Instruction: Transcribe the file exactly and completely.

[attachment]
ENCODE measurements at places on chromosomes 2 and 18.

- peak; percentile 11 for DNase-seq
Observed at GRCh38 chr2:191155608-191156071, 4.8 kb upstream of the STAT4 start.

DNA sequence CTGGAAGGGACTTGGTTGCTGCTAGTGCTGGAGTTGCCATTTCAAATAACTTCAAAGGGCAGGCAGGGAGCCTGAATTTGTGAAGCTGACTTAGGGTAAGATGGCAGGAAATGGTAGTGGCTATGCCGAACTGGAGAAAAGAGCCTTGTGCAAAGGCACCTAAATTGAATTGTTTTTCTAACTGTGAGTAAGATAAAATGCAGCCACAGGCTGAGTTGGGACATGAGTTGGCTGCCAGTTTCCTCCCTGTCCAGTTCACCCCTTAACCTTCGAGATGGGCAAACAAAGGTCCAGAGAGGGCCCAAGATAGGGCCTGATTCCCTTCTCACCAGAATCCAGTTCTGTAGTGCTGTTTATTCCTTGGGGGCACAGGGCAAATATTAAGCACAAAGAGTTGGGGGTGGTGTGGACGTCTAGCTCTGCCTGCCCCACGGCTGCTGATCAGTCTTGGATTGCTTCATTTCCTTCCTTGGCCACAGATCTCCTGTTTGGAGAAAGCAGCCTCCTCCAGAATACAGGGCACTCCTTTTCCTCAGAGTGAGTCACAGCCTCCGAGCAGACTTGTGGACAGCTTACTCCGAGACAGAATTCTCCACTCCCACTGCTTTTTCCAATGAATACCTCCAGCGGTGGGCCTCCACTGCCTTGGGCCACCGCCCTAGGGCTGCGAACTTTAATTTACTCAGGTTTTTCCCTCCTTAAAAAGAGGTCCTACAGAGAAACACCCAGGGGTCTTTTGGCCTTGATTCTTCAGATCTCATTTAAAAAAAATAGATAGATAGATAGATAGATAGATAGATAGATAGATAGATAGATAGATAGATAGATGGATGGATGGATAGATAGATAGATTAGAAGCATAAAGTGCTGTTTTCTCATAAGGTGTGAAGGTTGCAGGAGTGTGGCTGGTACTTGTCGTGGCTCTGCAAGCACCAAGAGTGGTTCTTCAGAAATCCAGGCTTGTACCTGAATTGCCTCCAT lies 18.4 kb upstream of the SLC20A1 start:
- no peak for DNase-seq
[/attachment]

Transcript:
ENCODE measurements at places on chromosomes 2 and 18.

- peak; percentile 11 for DNase-seq
Observed at GRCh38 chr2:191155608-191156071, 4.8 kb upstream of the STAT4 start.

DNA sequence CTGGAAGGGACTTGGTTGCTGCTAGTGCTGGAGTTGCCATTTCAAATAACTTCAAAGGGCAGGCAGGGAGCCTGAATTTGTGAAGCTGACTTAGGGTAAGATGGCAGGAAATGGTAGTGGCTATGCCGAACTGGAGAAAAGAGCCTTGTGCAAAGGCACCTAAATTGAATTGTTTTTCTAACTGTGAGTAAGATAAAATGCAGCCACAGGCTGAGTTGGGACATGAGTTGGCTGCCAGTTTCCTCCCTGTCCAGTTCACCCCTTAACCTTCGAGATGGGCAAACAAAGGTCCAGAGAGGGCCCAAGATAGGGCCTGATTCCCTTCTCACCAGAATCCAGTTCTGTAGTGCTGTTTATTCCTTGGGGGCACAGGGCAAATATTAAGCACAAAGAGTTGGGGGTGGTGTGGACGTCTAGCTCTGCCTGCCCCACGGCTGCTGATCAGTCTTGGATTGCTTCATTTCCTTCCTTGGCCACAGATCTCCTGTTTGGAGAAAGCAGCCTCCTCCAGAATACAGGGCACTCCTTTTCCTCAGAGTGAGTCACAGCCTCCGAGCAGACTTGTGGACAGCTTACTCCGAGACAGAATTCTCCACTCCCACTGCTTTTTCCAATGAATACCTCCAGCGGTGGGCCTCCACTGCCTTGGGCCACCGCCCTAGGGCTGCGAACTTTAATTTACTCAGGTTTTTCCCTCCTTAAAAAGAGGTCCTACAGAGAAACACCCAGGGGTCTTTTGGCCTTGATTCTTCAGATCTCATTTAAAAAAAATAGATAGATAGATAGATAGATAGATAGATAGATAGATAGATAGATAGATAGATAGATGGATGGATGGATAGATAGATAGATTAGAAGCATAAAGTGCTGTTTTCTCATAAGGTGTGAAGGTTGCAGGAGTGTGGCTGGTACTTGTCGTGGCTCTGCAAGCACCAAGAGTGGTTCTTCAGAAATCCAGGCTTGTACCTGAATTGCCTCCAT lies 18.4 kb upstream of the SLC20A1 start:
- no peak for DNase-seq